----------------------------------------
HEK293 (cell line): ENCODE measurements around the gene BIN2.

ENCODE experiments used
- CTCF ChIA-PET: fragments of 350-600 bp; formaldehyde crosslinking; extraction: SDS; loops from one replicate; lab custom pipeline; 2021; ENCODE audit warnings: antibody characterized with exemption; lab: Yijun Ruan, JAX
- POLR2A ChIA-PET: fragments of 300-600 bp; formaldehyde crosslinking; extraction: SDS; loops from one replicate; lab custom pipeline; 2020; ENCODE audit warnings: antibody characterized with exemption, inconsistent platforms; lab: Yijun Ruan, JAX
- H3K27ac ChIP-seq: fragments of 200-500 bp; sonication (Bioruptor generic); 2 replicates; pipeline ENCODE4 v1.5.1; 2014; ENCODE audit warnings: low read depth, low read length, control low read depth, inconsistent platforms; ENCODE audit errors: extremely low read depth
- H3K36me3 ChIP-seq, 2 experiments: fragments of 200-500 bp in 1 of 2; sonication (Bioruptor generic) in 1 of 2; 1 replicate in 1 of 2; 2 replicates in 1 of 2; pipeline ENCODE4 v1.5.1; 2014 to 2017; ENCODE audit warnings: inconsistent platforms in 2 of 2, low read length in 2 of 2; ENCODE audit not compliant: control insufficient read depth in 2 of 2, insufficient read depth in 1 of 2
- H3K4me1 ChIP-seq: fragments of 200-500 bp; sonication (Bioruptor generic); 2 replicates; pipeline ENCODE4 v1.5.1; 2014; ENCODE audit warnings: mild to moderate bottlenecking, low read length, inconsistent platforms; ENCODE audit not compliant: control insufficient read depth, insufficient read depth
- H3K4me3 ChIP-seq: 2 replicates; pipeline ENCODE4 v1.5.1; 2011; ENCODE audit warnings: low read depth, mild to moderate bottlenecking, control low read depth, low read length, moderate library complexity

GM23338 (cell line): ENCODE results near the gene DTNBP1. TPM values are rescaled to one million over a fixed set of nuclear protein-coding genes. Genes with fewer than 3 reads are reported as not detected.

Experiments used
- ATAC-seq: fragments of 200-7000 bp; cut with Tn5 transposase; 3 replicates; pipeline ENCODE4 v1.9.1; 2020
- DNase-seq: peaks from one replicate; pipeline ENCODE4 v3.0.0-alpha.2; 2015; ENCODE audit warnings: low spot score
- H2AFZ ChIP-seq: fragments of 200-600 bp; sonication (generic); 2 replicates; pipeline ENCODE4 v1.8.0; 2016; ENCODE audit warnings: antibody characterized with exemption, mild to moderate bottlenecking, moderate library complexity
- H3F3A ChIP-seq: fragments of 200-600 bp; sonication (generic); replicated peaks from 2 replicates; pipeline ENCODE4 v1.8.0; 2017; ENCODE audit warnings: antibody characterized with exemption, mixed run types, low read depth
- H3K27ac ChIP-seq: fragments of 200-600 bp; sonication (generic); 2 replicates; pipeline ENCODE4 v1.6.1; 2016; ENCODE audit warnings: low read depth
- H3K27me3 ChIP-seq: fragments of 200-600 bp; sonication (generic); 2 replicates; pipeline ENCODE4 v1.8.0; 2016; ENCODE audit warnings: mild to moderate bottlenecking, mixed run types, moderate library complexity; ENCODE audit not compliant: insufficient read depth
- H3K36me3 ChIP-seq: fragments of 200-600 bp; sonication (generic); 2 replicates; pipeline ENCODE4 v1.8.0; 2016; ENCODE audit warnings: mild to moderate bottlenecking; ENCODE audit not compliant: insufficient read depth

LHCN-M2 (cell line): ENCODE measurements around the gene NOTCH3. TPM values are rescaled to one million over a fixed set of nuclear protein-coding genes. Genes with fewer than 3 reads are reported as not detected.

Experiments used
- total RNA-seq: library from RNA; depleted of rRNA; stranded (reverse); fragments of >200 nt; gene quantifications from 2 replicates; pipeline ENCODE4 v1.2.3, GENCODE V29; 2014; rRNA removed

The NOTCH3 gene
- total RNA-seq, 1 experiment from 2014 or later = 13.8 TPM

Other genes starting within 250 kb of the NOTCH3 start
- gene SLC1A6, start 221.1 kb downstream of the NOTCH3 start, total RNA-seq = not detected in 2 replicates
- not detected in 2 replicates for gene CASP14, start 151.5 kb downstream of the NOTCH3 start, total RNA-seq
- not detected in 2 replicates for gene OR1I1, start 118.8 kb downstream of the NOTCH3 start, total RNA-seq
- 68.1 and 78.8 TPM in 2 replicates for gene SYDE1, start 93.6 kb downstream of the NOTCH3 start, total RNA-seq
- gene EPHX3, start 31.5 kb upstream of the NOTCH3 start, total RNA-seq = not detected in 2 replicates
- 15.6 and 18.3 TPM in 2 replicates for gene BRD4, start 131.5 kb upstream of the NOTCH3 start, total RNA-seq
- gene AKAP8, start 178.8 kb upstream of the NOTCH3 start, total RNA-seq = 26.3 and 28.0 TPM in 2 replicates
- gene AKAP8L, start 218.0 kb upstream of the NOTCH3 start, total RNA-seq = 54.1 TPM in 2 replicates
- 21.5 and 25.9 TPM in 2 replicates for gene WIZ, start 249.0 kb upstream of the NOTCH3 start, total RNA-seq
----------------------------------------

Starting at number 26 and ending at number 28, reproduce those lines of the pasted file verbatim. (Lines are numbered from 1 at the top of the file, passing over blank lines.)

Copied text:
- not detected in 2 replicates for gene OR1I1, start 118.8 kb downstream of the NOTCH3 start, total RNA-seq
- 68.1 and 78.8 TPM in 2 replicates for gene SYDE1, start 93.6 kb downstream of the NOTCH3 start, total RNA-seq
- gene EPHX3, start 31.5 kb upstream of the NOTCH3 start, total RNA-seq = not detected in 2 replicates